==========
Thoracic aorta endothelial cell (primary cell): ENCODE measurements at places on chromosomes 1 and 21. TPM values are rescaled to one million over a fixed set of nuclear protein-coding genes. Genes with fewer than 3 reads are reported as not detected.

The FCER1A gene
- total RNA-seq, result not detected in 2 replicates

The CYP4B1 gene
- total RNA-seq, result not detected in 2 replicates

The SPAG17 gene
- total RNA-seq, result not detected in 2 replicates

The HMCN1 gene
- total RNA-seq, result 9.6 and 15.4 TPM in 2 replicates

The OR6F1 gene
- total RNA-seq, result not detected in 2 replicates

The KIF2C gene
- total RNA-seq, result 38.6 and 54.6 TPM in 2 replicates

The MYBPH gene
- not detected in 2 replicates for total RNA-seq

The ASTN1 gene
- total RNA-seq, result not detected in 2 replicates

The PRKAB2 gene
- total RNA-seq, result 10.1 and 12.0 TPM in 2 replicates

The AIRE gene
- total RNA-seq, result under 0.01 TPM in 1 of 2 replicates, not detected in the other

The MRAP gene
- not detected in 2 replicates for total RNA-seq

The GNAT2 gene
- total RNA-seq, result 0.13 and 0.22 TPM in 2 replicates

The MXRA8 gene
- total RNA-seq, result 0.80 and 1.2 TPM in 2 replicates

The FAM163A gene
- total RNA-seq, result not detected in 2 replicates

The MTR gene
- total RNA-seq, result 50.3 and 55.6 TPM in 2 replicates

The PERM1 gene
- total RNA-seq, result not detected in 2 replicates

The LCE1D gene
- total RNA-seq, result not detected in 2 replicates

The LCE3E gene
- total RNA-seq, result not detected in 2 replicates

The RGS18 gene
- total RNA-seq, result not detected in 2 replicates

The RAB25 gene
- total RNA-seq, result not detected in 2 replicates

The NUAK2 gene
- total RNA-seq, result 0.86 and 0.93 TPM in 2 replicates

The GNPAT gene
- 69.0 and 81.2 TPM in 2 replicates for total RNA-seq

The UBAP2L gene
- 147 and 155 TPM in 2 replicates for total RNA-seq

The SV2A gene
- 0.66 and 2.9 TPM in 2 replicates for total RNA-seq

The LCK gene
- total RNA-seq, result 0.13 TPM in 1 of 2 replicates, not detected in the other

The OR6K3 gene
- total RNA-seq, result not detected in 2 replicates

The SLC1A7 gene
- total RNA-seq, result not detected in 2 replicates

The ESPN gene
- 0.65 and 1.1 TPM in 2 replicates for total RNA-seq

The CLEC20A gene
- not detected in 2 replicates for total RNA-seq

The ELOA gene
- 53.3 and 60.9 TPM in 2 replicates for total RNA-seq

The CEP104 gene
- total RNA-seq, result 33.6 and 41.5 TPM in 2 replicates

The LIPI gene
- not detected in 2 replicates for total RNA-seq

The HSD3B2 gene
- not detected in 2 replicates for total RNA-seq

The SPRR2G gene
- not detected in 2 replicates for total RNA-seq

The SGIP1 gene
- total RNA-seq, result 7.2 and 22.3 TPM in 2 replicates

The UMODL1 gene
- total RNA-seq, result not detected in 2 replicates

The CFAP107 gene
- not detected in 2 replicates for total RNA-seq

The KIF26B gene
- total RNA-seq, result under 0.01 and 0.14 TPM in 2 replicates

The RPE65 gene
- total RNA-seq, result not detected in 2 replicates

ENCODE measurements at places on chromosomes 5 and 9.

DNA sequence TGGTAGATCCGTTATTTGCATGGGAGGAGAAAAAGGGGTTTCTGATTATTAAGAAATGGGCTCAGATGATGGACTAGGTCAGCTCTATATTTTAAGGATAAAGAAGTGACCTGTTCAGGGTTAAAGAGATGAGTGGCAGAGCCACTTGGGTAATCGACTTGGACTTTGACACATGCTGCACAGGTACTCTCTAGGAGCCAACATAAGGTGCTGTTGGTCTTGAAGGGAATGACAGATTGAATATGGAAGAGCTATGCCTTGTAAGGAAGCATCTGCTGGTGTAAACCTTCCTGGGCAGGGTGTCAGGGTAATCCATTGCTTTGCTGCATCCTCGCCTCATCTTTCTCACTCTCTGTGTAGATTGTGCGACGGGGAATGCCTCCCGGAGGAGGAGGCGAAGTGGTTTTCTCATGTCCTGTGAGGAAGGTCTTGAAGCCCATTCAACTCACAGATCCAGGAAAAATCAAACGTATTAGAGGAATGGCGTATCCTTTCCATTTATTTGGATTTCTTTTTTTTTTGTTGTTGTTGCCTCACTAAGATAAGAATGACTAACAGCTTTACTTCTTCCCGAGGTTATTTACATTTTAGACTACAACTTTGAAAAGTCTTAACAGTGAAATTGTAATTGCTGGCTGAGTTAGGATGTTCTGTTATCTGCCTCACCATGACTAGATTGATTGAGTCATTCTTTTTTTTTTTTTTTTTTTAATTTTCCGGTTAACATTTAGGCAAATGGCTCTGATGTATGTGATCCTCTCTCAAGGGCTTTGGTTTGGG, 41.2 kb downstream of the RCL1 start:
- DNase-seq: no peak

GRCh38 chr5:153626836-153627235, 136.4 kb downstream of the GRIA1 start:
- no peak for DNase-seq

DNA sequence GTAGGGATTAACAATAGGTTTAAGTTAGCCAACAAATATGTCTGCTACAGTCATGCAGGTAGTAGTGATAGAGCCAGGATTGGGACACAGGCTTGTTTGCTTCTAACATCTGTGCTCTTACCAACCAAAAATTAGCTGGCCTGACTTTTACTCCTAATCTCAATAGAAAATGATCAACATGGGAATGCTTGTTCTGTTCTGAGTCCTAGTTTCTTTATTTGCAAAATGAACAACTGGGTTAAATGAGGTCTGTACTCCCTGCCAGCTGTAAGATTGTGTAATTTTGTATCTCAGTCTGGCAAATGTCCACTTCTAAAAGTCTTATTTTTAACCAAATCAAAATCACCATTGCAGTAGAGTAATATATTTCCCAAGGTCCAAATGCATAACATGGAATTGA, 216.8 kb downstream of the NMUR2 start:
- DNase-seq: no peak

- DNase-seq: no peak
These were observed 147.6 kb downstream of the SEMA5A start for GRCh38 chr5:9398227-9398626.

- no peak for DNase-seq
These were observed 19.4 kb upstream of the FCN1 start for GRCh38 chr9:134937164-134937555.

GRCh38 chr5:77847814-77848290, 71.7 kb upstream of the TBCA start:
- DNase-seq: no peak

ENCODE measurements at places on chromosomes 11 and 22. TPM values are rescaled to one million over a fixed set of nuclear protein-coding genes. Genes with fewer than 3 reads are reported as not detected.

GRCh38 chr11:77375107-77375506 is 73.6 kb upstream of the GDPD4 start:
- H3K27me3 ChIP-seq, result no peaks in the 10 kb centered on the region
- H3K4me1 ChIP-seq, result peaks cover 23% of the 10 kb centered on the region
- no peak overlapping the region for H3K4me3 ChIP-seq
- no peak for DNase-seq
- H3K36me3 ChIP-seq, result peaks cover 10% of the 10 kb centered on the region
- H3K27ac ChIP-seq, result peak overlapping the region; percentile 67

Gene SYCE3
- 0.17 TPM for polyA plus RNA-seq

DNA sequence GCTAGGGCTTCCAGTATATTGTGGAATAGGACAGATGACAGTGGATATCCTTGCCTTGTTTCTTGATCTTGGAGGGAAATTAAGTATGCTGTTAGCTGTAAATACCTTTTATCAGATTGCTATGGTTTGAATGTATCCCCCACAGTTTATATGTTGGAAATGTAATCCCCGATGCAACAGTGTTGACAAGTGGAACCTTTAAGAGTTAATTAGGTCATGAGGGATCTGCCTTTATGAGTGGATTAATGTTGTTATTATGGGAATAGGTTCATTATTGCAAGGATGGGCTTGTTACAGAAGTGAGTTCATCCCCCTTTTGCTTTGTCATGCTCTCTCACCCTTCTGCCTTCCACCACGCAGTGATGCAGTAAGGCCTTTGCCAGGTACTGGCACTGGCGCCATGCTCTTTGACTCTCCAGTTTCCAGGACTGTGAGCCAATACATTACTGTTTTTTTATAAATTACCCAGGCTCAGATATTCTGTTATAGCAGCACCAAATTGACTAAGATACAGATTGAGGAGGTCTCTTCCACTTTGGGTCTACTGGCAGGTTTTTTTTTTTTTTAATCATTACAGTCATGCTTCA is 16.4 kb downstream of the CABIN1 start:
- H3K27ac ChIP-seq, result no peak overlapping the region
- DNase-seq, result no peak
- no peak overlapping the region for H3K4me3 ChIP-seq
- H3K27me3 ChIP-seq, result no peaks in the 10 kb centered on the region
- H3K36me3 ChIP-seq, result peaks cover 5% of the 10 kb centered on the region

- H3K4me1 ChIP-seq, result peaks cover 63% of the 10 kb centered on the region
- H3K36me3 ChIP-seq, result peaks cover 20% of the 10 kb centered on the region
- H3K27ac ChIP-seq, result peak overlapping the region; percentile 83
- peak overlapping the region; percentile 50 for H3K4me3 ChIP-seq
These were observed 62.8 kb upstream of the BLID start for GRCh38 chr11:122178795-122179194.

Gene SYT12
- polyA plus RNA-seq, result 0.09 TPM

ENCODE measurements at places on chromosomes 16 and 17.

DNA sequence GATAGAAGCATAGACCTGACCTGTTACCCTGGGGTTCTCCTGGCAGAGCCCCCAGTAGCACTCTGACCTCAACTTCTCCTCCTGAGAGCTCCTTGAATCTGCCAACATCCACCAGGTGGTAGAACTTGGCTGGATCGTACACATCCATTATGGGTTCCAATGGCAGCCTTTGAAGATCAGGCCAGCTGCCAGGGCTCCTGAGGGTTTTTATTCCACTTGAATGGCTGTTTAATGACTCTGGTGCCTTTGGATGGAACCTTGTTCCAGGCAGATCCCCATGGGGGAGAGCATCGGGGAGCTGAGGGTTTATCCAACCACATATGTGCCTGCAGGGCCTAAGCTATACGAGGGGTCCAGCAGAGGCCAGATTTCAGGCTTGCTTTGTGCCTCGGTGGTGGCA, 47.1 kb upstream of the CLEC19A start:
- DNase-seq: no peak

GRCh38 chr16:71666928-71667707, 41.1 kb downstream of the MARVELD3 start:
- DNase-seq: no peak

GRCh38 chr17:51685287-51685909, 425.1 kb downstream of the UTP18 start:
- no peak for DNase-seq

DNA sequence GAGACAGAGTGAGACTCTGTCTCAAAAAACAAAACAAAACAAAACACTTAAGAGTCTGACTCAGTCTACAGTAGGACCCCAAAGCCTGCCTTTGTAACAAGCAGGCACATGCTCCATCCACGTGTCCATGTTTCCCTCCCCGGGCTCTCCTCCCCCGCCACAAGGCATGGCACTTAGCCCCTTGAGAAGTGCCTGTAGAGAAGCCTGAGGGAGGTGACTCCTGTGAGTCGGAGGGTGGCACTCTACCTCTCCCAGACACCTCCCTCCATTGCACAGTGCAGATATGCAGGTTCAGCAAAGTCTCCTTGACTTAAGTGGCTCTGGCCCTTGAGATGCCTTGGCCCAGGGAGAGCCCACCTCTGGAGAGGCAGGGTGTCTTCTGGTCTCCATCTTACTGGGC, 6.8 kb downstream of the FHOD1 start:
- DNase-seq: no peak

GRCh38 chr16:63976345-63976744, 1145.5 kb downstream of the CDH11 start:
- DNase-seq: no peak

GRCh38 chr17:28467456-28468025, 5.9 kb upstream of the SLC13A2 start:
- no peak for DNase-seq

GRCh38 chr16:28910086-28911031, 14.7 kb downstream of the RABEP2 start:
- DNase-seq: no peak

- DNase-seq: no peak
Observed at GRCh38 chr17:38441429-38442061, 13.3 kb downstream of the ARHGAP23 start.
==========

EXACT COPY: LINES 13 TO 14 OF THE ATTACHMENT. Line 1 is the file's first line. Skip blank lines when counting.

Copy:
- total RNA-seq, result 38.6 and 54.6 TPM in 2 replicates

The MYBPH gene